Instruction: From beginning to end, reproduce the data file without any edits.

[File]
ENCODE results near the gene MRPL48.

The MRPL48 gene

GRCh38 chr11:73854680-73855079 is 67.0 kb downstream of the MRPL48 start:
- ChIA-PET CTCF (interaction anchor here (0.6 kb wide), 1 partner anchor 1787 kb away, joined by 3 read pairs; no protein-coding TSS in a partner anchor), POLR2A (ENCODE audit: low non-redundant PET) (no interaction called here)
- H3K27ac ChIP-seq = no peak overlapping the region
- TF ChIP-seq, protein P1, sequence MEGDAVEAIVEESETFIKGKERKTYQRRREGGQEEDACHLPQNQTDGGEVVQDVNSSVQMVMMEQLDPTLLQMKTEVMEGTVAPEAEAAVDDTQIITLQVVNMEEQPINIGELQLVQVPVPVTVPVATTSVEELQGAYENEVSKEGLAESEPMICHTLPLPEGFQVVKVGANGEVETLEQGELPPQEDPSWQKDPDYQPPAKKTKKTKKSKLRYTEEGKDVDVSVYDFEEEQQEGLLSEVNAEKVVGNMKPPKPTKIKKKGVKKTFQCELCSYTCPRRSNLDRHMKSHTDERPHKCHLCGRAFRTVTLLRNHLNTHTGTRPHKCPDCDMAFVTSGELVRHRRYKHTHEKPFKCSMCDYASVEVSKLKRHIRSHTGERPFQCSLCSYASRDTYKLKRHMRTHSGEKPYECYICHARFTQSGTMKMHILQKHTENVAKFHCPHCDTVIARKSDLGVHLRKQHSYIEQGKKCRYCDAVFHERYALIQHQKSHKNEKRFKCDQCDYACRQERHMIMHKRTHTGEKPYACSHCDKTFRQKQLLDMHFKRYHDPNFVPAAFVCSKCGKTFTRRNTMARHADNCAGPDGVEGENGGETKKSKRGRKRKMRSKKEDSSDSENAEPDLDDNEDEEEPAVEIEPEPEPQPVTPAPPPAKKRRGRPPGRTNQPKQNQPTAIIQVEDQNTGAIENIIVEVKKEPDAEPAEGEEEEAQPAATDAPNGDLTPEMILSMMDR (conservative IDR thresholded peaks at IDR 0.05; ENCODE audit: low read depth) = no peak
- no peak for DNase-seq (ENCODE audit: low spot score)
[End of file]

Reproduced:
ENCODE results near the gene MRPL48.

The MRPL48 gene

GRCh38 chr11:73854680-73855079 is 67.0 kb downstream of the MRPL48 start:
- ChIA-PET CTCF (interaction anchor here (0.6 kb wide), 1 partner anchor 1787 kb away, joined by 3 read pairs; no protein-coding TSS in a partner anchor), POLR2A (ENCODE audit: low non-redundant PET) (no interaction called here)
- H3K27ac ChIP-seq = no peak overlapping the region
- TF ChIP-seq, protein P1, sequence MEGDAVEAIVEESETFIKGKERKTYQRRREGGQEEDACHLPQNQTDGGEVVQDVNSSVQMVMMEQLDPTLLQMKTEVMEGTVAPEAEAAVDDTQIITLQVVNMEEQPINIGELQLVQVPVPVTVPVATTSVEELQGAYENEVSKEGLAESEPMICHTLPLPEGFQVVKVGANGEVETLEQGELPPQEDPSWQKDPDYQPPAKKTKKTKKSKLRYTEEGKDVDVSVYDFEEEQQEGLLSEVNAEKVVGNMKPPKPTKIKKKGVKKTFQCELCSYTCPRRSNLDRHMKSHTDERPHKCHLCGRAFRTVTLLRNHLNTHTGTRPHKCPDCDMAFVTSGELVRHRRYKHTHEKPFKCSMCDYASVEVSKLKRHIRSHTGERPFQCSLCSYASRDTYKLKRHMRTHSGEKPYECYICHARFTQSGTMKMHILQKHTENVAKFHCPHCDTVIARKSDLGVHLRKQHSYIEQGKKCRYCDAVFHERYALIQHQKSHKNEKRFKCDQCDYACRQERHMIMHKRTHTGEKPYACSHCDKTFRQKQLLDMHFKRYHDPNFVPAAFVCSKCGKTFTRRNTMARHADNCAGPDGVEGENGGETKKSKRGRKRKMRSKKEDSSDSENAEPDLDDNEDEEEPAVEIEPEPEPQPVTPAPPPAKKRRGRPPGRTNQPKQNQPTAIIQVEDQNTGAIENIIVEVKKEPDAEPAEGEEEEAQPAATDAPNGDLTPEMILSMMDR (conservative IDR thresholded peaks at IDR 0.05; ENCODE audit: low read depth) = no peak
- no peak for DNase-seq (ENCODE audit: low spot score)